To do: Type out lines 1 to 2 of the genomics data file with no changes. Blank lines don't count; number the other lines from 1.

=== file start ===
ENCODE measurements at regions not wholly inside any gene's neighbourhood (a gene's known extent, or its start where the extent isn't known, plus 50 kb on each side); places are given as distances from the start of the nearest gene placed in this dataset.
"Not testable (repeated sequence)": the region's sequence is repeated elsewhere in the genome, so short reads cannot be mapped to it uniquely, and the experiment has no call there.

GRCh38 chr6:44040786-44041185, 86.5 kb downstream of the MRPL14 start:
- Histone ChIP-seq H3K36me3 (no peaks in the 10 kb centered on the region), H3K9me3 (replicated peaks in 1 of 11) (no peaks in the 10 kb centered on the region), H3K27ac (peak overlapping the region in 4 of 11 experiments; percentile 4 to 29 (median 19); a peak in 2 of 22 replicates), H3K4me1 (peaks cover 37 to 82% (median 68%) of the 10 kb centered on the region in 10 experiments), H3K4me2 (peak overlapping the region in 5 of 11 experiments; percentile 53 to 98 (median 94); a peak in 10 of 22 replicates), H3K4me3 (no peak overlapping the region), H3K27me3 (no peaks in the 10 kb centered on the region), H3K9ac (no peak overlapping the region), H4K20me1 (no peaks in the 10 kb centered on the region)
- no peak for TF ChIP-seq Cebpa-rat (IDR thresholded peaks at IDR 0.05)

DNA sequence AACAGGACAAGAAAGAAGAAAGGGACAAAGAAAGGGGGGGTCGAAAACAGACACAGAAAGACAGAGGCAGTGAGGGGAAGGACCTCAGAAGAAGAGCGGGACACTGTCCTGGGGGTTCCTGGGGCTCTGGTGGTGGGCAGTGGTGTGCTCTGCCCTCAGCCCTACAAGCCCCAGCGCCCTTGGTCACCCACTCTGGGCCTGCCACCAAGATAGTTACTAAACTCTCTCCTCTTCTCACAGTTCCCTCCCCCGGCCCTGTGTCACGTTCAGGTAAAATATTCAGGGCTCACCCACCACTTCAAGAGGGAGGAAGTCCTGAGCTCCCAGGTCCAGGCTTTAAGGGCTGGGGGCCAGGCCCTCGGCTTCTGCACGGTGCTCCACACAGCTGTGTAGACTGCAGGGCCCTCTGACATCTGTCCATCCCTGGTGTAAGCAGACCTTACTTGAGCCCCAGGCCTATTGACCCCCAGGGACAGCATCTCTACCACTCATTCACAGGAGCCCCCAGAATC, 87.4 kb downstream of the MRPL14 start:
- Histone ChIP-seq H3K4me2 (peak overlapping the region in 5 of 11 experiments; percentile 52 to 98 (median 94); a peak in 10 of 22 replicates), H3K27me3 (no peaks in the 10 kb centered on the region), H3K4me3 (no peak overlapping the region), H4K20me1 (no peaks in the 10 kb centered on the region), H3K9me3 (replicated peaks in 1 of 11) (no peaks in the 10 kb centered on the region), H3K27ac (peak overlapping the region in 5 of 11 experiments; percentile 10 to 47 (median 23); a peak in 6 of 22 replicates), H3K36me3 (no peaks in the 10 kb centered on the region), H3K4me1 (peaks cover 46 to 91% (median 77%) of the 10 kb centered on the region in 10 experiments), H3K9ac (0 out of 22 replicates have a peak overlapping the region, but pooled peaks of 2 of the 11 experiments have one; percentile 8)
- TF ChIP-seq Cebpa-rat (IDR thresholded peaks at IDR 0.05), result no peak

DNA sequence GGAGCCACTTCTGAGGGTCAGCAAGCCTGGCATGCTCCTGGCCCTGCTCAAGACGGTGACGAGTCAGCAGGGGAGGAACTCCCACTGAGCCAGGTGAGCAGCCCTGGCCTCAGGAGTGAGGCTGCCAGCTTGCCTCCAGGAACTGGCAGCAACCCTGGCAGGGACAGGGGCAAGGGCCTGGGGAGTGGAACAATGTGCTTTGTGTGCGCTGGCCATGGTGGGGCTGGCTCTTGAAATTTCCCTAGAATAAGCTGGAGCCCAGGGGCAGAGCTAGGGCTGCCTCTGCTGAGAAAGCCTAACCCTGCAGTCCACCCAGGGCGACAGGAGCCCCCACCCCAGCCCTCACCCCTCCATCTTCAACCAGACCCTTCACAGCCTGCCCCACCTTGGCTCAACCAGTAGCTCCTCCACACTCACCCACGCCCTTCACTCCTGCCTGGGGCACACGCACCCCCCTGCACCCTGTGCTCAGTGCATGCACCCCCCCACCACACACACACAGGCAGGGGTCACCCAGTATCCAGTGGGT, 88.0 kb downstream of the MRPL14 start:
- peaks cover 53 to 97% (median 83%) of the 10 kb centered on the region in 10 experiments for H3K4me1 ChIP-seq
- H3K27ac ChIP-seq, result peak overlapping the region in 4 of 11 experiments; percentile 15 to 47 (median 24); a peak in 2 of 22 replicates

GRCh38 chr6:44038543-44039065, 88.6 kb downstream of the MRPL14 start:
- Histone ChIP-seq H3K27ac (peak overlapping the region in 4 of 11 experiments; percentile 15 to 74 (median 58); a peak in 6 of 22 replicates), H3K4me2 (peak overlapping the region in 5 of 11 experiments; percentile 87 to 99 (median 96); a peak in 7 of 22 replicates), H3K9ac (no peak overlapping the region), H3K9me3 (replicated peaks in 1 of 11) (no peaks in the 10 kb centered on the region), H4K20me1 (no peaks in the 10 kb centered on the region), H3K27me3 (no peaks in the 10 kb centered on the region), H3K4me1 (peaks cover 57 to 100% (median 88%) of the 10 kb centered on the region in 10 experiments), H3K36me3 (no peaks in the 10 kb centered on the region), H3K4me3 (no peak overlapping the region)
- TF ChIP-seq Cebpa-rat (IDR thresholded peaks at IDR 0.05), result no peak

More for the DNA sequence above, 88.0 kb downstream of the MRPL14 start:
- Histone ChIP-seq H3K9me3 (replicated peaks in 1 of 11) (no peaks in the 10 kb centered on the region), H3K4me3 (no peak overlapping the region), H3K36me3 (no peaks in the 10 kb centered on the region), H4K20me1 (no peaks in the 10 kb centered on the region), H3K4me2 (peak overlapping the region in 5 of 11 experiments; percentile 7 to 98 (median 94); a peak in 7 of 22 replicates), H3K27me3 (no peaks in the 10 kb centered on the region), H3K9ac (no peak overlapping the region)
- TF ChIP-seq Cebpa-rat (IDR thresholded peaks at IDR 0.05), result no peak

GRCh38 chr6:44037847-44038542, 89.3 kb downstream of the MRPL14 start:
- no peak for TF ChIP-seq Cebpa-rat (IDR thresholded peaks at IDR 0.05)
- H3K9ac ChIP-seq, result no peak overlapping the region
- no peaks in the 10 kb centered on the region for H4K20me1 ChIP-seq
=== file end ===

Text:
ENCODE measurements at regions not wholly inside any gene's neighbourhood (a gene's known extent, or its start where the extent isn't known, plus 50 kb on each side); places are given as distances from the start of the nearest gene placed in this dataset.
"Not testable (repeated sequence)": the region's sequence is repeated elsewhere in the genome, so short reads cannot be mapped to it uniquely, and the experiment has no call there.